With a light sensor that includes in a known manner only a measuring light emitter and a measuring light receiver, an operating condition which is caused by a failure of the emitter and/or receiver, cannot be distinguished from the operating condition during which no object is located in the space to be monitored. This means that such prior art light sensors are not inherently safe and therewith cannot be used, for example, as contactlessly operating protective installation for self-driving vehicles.

At least one further light receiver E1 is therefore provided which receives the light of the measuring light emitter S1 without reflection at an object located in the space to be monitored, and at least a further light emitter S2 is provided which emits light in a test cycle that is being received by the measuring light receiver E2, respectively, E2a, without the need that a reflection is necessary at an object. For that purpose, the mirror M is constructed as partially transparent mirror which is arranged at a 45 angle to the connecting line of the light emitter/receiver E1/S1, respectively, E2/S2.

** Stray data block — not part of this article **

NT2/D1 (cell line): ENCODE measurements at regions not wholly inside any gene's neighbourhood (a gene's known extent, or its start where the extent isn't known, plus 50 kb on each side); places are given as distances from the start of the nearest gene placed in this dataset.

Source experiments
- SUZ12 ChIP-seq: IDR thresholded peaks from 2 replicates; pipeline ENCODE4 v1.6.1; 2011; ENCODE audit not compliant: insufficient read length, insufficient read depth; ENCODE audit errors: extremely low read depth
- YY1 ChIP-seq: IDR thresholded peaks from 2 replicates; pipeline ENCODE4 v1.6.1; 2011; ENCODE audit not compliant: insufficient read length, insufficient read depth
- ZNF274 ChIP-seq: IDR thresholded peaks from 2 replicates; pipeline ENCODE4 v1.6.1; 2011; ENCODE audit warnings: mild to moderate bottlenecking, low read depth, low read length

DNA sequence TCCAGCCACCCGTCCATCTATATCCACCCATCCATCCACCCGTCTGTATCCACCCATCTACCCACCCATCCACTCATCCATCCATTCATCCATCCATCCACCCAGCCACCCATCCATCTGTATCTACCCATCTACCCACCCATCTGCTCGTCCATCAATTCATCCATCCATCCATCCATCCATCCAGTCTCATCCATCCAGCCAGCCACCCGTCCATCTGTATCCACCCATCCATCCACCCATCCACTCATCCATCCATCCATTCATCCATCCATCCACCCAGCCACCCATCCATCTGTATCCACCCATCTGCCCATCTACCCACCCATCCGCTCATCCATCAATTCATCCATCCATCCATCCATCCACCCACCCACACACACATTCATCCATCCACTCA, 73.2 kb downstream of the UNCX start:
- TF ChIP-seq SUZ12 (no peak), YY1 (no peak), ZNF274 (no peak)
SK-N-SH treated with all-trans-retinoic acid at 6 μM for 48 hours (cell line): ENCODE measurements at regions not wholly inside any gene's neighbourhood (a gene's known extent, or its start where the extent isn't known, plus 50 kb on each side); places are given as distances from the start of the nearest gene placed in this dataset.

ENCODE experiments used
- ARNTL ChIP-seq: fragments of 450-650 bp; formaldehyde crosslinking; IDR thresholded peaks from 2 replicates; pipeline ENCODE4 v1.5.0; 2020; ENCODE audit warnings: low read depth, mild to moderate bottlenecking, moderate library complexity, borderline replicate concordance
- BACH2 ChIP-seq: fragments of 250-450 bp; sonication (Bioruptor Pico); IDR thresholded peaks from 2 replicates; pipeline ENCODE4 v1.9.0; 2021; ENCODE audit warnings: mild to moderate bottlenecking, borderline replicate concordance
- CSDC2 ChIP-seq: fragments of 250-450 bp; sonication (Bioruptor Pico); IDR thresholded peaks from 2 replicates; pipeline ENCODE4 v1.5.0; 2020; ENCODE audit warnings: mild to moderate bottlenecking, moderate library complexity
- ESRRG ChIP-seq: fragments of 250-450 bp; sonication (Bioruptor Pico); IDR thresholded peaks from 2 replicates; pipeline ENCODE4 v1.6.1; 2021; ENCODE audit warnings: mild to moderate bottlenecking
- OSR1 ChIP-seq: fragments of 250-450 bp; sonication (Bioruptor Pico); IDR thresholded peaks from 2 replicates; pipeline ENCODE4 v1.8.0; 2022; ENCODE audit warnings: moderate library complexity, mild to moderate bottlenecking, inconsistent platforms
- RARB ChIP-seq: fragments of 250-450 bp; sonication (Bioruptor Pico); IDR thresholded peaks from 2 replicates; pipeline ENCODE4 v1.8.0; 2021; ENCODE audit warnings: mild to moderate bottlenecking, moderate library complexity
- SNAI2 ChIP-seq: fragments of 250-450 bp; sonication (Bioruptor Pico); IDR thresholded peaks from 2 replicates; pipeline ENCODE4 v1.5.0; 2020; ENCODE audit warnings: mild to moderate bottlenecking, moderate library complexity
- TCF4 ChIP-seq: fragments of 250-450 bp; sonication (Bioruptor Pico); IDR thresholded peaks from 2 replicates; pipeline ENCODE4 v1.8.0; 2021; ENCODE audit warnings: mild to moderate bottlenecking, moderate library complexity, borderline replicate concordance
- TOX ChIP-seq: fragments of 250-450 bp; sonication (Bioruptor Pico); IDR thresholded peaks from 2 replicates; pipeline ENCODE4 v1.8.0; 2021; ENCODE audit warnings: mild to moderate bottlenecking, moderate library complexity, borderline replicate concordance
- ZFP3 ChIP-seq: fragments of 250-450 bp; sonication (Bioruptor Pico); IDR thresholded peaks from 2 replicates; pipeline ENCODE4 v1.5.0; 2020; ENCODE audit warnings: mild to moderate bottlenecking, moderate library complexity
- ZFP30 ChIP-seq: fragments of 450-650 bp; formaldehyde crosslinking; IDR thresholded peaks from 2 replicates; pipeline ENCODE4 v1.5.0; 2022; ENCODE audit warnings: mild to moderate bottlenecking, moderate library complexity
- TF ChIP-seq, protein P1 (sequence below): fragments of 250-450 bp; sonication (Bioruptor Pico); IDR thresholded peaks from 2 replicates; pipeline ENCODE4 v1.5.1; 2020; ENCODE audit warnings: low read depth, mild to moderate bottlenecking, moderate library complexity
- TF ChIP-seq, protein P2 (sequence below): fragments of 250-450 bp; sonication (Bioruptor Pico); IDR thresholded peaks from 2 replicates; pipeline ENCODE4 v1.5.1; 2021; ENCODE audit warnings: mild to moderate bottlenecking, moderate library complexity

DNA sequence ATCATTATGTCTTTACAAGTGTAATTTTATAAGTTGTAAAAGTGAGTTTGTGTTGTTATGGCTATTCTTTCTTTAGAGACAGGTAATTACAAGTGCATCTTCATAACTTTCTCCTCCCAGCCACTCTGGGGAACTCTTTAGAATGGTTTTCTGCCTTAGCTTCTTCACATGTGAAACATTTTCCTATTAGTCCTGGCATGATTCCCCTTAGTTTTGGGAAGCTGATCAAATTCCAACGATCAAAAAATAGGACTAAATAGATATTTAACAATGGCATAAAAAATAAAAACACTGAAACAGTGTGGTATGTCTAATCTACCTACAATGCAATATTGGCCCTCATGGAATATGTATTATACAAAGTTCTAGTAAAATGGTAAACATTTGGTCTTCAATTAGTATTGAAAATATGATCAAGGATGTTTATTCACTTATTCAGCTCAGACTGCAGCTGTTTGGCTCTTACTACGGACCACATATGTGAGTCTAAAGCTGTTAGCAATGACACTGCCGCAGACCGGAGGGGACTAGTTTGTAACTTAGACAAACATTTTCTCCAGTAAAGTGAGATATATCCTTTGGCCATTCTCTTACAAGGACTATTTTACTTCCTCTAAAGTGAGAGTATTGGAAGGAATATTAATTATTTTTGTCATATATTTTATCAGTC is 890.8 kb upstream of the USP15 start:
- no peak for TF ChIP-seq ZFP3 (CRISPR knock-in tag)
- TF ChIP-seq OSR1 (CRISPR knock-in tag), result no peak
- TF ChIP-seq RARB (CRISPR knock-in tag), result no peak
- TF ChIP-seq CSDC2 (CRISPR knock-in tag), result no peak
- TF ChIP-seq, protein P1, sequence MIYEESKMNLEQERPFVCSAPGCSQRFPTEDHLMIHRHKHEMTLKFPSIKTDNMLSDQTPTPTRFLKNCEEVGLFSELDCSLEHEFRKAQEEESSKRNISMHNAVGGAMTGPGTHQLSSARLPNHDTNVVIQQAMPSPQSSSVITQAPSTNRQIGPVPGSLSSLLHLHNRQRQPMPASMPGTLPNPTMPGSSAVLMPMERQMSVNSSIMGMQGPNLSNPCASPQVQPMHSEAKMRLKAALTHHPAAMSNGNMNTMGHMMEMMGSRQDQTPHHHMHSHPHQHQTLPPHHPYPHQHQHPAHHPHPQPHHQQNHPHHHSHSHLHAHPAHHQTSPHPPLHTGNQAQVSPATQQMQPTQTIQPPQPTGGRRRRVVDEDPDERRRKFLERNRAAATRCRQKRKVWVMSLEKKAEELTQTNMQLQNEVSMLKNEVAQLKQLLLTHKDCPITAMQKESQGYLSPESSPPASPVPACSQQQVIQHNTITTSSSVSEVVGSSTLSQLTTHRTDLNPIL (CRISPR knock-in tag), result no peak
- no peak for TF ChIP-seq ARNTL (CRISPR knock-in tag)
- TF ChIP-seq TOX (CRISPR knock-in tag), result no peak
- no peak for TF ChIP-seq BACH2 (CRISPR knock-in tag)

Therebeyond, in the embodiment illustrated in FIG. 2, a third light receiver E2b is provided which receives the light of the light emitter S2 reflected at the back side of the mirror M, respectively, the light passing through the partially transparent mirror M which is reflected by an object present in the space to be monitored.

Furthermore, outlet, respectively, inlet windows for the light are designated in FIGS. 1 and 2 by reference character F and shutters for diaphragms by reference character B which prevent that the different emitters and receivers interfere.

In order to be able to coordinate unequivocally the individual signals, the individual emitters are activated in sequential "time windows" to be referred to hereinafter also as evaluating windows, by an evaluation electronic device A only schematically illustrated in the drawing. This manner of operation for the embodiment illustrated in FIG. 2 will be explained more fully hereinafter by reference to FIG. 3. The manner of operation of the embodiment illustrated in FIG. 1 is similar with the exception that no third receiver E2b is present.